Qumran and Ein Fashka, Jericho
The archaeological site of Qumran lies 20 km south of Jericho on the western shore of the Dead Sea. It consists of a monastery and the remains of a tower, kitchens, dining hall and the "Scriptorium", where the famous Dead Sea Scrolls were written and found.
The discovery of the Scrolls was made in 1947 by an Arab shepherd who was looking for a stray goat. Seven scrolls were found, the most famous being the scroll of Isaiah, which is one foot wide and 24 feet long.
Excavations at the site found more than 900 pieces of scrolls in more than 30 caves. Except for two scrolls written on copper, all the scrolls were written on leather and papyrus.
Covering a period of 300 years, the writings in the scrolls include the birth of Jesus Christ (pbuh) and offer insights and a background to the teachings of Christ.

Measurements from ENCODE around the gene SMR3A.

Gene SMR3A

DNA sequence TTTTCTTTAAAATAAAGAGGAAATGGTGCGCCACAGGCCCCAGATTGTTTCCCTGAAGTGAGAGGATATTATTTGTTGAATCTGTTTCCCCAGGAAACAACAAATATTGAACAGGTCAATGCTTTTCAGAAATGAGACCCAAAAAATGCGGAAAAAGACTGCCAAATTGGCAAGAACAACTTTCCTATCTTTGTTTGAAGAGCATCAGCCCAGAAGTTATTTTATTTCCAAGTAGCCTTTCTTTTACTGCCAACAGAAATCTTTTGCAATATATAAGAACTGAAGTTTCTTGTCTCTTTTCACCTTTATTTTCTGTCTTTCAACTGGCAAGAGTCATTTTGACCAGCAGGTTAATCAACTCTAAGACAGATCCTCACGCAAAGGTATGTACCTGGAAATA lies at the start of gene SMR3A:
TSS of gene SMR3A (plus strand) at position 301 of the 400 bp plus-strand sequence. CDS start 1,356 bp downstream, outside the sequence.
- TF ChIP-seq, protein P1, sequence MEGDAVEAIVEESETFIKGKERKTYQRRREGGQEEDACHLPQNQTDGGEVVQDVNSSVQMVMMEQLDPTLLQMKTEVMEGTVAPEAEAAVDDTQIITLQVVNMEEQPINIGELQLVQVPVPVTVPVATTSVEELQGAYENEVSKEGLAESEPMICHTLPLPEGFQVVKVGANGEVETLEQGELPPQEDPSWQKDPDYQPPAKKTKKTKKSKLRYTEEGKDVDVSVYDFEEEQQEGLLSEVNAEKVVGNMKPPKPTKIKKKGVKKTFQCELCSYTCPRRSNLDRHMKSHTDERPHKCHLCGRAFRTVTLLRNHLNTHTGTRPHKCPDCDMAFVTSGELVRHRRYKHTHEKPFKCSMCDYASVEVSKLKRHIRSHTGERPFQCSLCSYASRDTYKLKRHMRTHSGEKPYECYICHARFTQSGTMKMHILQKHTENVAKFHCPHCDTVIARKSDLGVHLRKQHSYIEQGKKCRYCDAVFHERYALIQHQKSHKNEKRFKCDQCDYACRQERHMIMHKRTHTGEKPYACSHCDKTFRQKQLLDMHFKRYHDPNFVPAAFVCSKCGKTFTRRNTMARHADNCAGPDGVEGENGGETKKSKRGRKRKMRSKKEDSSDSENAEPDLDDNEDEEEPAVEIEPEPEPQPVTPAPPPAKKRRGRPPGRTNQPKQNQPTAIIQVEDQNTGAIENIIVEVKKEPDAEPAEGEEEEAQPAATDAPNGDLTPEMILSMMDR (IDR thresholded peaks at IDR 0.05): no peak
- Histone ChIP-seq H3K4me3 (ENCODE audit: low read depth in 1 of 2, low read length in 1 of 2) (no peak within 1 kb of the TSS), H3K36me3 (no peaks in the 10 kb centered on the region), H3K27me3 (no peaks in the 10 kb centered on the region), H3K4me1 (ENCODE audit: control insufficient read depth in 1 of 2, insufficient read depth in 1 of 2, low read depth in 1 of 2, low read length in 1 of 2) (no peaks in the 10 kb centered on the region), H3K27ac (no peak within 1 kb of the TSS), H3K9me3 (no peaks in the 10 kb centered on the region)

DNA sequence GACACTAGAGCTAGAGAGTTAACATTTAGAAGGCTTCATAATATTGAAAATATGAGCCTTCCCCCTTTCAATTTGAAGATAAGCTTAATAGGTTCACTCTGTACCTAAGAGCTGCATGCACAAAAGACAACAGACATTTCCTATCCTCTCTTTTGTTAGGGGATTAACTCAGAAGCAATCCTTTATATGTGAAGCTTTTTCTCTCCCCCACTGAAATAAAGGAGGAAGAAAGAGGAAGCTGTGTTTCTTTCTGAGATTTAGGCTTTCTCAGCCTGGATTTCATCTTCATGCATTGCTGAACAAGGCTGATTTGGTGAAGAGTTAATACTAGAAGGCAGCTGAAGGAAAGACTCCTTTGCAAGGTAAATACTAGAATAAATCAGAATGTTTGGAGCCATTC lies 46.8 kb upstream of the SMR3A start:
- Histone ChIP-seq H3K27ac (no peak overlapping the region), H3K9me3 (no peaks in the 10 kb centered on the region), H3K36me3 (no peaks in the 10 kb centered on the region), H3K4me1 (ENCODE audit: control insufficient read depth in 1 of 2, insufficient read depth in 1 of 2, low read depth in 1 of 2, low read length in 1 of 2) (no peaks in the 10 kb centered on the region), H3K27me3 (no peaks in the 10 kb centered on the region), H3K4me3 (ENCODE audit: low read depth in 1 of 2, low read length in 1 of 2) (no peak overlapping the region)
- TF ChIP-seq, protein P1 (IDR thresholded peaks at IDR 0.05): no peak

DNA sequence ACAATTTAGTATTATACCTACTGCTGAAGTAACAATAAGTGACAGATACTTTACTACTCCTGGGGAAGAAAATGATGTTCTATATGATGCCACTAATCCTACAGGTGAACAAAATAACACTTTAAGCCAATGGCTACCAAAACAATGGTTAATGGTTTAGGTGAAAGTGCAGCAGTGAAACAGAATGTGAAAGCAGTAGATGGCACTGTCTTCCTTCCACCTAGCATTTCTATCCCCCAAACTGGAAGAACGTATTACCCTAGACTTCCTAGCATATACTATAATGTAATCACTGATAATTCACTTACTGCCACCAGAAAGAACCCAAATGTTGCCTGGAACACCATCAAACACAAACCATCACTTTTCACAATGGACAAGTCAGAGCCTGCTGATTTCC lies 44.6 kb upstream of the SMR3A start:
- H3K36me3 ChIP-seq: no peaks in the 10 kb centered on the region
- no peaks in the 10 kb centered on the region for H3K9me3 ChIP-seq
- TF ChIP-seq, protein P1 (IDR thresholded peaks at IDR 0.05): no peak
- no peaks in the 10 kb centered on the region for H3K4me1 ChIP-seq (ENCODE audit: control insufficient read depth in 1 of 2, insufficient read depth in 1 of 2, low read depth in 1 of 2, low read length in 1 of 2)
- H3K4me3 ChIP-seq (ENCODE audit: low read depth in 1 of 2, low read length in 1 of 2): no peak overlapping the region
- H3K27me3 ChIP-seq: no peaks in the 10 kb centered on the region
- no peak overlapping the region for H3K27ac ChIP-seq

One can also find various cisterns, aqueduct and channels, evidence both of the importance of water in the desert, and of the role ritual bathing played in the life of the Essenes - a religious sect who first emerged around 150 BC. This was their religious center from then until 68 AD, when it was destroyed by the Romans. At the far side of the site one can look out to the caves where the Scrolls were found.
Ein Fashka lies just 3 km south of Qumran. A fresh water spring, whose waters tumble down from the hills leading down to the Dead Sea shores, creating pools of lush vegetation and attracting wildlife.